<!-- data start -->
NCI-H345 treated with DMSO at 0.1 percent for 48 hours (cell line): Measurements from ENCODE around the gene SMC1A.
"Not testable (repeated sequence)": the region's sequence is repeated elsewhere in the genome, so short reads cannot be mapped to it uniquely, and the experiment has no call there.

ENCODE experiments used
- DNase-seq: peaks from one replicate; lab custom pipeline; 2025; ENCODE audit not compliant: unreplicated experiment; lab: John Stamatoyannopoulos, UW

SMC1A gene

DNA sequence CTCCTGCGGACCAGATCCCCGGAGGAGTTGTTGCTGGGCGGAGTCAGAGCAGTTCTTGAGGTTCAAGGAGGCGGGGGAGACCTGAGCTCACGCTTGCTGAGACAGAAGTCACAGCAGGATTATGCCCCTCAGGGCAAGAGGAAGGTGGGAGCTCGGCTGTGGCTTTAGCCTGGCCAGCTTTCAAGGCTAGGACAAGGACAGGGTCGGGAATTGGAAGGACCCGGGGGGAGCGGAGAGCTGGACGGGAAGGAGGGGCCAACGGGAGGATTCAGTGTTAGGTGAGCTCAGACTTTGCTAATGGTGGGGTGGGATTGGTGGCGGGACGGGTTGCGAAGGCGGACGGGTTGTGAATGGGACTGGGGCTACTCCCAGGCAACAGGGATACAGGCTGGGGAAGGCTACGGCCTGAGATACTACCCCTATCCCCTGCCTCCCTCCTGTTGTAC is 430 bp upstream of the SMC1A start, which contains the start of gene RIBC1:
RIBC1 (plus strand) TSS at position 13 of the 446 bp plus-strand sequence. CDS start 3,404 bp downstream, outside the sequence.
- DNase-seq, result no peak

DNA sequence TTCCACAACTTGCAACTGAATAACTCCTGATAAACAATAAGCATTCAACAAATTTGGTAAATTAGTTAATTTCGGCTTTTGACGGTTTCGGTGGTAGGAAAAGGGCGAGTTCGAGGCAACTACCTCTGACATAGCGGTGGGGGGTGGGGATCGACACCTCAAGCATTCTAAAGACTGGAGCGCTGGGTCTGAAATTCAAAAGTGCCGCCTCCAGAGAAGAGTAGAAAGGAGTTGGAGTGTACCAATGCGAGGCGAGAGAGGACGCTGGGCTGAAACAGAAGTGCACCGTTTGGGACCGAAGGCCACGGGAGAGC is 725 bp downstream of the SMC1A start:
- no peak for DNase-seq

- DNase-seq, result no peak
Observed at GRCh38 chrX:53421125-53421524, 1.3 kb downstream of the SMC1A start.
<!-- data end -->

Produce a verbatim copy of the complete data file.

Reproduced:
NCI-H345 treated with DMSO at 0.1 percent for 48 hours (cell line): Measurements from ENCODE around the gene SMC1A.
"Not testable (repeated sequence)": the region's sequence is repeated elsewhere in the genome, so short reads cannot be mapped to it uniquely, and the experiment has no call there.

ENCODE experiments used
- DNase-seq: peaks from one replicate; lab custom pipeline; 2025; ENCODE audit not compliant: unreplicated experiment; lab: John Stamatoyannopoulos, UW

SMC1A gene

DNA sequence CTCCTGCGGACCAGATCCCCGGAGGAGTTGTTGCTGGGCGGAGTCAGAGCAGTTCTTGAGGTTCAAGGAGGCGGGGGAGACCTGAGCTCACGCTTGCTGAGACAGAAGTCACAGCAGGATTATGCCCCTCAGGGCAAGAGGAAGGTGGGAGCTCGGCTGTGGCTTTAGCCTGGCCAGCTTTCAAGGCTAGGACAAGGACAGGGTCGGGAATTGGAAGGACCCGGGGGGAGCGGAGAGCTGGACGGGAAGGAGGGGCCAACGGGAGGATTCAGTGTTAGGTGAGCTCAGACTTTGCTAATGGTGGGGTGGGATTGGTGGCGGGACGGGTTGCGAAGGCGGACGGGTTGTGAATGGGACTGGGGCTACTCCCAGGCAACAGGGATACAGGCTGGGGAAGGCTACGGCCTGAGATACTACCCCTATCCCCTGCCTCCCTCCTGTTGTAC is 430 bp upstream of the SMC1A start, which contains the start of gene RIBC1:
RIBC1 (plus strand) TSS at position 13 of the 446 bp plus-strand sequence. CDS start 3,404 bp downstream, outside the sequence.
- DNase-seq, result no peak

DNA sequence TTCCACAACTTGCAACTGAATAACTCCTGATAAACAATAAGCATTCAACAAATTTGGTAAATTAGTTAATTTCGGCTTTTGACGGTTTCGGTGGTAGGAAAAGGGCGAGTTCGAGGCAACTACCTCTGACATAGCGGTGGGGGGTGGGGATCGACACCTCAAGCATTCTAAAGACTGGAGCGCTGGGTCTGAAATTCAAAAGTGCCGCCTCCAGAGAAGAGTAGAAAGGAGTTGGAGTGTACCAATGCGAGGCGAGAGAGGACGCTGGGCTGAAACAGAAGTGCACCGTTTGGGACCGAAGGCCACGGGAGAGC is 725 bp downstream of the SMC1A start:
- no peak for DNase-seq

- DNase-seq, result no peak
Observed at GRCh38 chrX:53421125-53421524, 1.3 kb downstream of the SMC1A start.